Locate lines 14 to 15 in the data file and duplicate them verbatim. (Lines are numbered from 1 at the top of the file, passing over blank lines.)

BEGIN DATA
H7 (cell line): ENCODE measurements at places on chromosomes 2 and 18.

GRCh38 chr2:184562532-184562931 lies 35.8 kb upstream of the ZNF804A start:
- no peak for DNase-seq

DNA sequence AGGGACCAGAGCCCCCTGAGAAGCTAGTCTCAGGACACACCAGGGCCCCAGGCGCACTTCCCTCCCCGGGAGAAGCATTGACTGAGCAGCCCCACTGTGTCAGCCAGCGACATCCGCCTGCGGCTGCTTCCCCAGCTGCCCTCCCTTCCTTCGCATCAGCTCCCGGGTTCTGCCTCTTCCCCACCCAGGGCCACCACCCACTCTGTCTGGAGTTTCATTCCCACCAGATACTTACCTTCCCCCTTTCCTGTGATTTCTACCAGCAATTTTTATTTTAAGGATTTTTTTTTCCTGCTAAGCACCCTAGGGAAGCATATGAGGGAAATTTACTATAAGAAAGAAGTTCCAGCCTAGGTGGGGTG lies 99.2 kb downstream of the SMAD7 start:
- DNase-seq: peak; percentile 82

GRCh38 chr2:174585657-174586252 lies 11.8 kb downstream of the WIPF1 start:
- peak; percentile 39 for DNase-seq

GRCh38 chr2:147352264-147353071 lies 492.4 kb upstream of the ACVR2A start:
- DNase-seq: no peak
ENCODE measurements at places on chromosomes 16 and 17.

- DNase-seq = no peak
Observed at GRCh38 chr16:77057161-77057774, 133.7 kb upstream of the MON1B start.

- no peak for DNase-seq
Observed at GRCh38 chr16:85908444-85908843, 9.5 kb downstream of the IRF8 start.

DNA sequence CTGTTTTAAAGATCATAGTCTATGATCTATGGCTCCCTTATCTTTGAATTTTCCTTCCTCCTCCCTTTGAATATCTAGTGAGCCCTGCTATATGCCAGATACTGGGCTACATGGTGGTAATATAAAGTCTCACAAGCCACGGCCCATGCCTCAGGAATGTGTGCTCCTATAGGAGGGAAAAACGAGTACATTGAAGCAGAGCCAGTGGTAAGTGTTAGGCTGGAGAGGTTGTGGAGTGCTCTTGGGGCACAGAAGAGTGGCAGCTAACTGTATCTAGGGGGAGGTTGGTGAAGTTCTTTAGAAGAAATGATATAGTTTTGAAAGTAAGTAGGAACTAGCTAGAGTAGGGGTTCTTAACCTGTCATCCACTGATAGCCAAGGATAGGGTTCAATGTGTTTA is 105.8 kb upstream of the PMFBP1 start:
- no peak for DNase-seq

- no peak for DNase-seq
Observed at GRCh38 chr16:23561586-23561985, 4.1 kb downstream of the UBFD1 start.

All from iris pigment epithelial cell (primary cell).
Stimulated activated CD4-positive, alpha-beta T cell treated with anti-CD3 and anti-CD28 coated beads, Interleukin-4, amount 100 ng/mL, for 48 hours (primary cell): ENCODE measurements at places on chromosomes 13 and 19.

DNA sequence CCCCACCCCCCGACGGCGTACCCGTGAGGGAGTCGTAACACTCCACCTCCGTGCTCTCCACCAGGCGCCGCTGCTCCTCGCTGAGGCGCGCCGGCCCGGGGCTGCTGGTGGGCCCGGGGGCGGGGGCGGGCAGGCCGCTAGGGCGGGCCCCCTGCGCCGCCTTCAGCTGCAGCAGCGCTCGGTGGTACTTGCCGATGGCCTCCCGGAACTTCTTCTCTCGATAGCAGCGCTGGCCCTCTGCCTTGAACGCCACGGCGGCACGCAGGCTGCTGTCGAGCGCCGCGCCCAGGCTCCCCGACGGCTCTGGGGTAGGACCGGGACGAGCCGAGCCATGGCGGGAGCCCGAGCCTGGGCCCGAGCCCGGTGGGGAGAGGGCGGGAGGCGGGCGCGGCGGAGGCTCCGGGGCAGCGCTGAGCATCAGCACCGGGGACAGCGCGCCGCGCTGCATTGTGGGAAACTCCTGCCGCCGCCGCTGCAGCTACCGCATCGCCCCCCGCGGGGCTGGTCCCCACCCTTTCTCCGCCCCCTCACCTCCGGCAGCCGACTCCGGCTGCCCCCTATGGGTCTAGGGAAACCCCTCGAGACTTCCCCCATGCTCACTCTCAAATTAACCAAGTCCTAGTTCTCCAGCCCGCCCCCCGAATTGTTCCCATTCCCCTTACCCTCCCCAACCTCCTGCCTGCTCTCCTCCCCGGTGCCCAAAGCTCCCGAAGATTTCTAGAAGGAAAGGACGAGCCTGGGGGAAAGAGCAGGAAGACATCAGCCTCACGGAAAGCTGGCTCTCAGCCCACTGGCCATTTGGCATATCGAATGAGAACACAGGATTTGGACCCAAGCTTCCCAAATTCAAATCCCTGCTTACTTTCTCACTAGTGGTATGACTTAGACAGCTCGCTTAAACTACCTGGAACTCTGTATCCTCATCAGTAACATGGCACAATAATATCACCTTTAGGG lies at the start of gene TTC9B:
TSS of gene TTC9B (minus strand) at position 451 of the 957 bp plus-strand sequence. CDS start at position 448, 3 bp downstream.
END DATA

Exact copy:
Observed at GRCh38 chr16:85908444-85908843, 9.5 kb downstream of the IRF8 start.

DNA sequence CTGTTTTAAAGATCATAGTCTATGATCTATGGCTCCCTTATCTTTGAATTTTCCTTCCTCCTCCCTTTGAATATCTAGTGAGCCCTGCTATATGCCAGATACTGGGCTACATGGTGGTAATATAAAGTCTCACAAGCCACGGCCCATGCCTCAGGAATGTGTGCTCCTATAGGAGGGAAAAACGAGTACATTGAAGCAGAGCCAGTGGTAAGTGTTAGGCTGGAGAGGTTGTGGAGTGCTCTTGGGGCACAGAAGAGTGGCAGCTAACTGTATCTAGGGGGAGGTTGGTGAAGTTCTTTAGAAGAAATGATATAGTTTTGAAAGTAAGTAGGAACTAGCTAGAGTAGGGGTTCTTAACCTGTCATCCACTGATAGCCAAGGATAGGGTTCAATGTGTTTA is 105.8 kb upstream of the PMFBP1 start: